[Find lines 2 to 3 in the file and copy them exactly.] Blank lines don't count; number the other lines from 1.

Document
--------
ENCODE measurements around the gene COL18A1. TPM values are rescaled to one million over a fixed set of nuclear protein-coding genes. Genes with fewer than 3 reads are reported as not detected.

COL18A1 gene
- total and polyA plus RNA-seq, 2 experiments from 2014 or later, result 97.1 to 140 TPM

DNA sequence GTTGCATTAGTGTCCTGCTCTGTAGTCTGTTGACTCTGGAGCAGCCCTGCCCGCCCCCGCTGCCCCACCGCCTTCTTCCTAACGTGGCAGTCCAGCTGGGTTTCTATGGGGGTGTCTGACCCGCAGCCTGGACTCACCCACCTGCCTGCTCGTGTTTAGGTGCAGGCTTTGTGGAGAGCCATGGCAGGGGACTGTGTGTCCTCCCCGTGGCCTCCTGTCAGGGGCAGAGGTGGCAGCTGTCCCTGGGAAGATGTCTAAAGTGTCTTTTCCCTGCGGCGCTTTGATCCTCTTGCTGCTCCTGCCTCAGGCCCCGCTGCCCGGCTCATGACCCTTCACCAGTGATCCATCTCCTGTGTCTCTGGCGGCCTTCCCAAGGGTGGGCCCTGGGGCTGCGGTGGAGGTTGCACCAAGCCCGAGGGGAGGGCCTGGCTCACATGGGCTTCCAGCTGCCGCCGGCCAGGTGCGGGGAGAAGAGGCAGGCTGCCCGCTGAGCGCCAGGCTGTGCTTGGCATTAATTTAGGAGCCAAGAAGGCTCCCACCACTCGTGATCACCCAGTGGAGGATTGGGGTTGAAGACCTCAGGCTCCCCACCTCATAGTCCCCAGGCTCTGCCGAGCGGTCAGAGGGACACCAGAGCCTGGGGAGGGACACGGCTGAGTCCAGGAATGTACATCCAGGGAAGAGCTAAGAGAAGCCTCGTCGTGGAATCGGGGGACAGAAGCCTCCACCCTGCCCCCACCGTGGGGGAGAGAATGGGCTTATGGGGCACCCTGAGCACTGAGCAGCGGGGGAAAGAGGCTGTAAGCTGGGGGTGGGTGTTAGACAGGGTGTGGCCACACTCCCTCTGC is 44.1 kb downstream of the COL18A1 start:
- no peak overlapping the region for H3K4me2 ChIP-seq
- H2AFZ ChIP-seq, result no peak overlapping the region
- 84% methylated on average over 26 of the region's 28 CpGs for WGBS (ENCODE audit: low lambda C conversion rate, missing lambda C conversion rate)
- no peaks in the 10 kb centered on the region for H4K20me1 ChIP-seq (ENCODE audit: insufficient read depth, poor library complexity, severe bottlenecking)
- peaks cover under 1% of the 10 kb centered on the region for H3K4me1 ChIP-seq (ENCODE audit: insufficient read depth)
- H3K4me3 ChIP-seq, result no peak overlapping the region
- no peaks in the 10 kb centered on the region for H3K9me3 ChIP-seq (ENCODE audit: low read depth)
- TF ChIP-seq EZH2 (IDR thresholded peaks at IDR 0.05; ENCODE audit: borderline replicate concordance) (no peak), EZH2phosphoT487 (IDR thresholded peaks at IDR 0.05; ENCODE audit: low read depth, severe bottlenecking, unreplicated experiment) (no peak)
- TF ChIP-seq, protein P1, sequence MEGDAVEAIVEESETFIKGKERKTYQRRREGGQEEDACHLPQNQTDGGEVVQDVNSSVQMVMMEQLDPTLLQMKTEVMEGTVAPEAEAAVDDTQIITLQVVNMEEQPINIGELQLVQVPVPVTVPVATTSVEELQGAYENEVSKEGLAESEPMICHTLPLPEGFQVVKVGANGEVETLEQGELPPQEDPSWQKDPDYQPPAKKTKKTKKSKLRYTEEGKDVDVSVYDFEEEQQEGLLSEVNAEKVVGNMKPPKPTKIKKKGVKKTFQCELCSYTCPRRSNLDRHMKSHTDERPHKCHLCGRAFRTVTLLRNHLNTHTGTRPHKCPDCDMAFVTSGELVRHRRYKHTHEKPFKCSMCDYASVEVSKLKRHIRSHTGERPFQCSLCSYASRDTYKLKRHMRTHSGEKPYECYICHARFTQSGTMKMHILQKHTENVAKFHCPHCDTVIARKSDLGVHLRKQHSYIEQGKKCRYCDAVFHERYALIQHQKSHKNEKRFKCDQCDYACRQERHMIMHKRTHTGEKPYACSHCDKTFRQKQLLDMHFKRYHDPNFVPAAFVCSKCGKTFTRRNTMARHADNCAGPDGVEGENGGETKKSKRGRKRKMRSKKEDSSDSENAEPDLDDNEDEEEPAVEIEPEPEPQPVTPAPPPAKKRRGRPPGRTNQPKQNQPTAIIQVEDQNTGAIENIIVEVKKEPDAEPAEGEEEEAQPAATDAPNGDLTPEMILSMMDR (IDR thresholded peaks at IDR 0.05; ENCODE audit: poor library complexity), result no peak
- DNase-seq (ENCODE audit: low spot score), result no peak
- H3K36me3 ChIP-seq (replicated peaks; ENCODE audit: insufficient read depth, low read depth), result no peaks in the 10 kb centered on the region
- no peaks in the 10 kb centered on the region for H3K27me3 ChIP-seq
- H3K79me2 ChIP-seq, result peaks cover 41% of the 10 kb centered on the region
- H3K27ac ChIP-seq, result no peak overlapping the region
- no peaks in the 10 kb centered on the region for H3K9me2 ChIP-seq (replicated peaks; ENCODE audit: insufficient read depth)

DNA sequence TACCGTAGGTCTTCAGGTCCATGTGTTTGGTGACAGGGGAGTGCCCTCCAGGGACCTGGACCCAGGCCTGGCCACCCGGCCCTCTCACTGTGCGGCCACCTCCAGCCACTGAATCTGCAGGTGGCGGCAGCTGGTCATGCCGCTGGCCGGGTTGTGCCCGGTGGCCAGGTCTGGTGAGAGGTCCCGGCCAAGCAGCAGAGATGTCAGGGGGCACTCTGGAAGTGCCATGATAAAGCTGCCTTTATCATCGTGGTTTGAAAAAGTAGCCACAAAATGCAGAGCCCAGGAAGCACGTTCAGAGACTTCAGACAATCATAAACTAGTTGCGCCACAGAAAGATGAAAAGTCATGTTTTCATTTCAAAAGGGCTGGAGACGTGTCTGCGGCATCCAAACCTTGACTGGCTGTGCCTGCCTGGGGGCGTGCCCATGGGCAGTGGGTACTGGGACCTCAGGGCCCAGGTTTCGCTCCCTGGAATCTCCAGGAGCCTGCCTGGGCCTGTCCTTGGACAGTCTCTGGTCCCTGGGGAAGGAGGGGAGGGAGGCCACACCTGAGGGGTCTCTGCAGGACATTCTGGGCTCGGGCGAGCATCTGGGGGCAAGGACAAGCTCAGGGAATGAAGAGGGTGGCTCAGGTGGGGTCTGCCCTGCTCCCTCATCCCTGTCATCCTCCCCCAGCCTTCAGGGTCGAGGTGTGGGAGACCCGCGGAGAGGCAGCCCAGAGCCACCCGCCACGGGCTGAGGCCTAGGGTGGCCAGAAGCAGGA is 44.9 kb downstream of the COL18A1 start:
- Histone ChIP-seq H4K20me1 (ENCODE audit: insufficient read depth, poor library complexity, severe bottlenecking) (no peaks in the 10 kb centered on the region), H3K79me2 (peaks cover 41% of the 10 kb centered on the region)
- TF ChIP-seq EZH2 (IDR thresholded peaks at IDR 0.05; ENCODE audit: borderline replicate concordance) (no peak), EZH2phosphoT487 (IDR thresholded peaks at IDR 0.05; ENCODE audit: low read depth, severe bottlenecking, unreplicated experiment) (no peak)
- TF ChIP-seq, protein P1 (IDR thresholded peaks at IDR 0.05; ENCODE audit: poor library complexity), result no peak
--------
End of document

COL18A1 gene
- total and polyA plus RNA-seq, 2 experiments from 2014 or later, result 97.1 to 140 TPM